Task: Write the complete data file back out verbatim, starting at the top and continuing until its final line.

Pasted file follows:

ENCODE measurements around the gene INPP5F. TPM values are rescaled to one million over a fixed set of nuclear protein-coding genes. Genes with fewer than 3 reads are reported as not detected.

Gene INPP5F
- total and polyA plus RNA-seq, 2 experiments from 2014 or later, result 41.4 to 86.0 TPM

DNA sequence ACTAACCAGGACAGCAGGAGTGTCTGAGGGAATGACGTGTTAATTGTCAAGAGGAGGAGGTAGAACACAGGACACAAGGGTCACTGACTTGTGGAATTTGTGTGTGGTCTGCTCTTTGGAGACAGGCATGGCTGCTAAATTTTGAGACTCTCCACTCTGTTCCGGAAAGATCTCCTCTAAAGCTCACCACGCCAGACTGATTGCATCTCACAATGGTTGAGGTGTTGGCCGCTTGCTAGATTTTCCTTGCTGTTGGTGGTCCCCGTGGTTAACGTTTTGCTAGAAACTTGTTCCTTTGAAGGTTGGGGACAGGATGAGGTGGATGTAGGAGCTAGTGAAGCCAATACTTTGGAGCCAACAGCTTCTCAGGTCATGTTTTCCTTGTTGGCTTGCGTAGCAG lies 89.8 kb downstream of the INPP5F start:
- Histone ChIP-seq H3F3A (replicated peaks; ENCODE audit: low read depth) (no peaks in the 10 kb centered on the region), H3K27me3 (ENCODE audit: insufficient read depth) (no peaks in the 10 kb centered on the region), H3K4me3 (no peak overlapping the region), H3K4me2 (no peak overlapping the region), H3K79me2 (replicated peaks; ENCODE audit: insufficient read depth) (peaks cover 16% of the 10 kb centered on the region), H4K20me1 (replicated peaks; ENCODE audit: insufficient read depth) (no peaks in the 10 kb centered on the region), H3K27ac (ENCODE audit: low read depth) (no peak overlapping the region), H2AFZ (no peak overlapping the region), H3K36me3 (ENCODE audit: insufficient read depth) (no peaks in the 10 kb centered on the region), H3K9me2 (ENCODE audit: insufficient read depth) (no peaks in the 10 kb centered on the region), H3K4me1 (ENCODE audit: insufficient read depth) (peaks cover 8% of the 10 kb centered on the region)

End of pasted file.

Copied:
ENCODE measurements around the gene INPP5F. TPM values are rescaled to one million over a fixed set of nuclear protein-coding genes. Genes with fewer than 3 reads are reported as not detected.

Gene INPP5F
- total and polyA plus RNA-seq, 2 experiments from 2014 or later, result 41.4 to 86.0 TPM

DNA sequence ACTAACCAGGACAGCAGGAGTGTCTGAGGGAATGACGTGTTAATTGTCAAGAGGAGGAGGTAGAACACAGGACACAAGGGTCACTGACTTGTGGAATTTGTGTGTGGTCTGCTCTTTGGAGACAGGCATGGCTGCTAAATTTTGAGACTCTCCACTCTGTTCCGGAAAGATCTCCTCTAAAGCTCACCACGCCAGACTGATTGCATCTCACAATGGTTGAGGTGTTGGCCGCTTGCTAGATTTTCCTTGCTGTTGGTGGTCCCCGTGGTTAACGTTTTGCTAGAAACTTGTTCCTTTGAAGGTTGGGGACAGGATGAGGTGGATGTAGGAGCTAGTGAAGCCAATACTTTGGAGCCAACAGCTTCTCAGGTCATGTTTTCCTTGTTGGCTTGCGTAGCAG lies 89.8 kb downstream of the INPP5F start:
- Histone ChIP-seq H3F3A (replicated peaks; ENCODE audit: low read depth) (no peaks in the 10 kb centered on the region), H3K27me3 (ENCODE audit: insufficient read depth) (no peaks in the 10 kb centered on the region), H3K4me3 (no peak overlapping the region), H3K4me2 (no peak overlapping the region), H3K79me2 (replicated peaks; ENCODE audit: insufficient read depth) (peaks cover 16% of the 10 kb centered on the region), H4K20me1 (replicated peaks; ENCODE audit: insufficient read depth) (no peaks in the 10 kb centered on the region), H3K27ac (ENCODE audit: low read depth) (no peak overlapping the region), H2AFZ (no peak overlapping the region), H3K36me3 (ENCODE audit: insufficient read depth) (no peaks in the 10 kb centered on the region), H3K9me2 (ENCODE audit: insufficient read depth) (no peaks in the 10 kb centered on the region), H3K4me1 (ENCODE audit: insufficient read depth) (peaks cover 8% of the 10 kb centered on the region)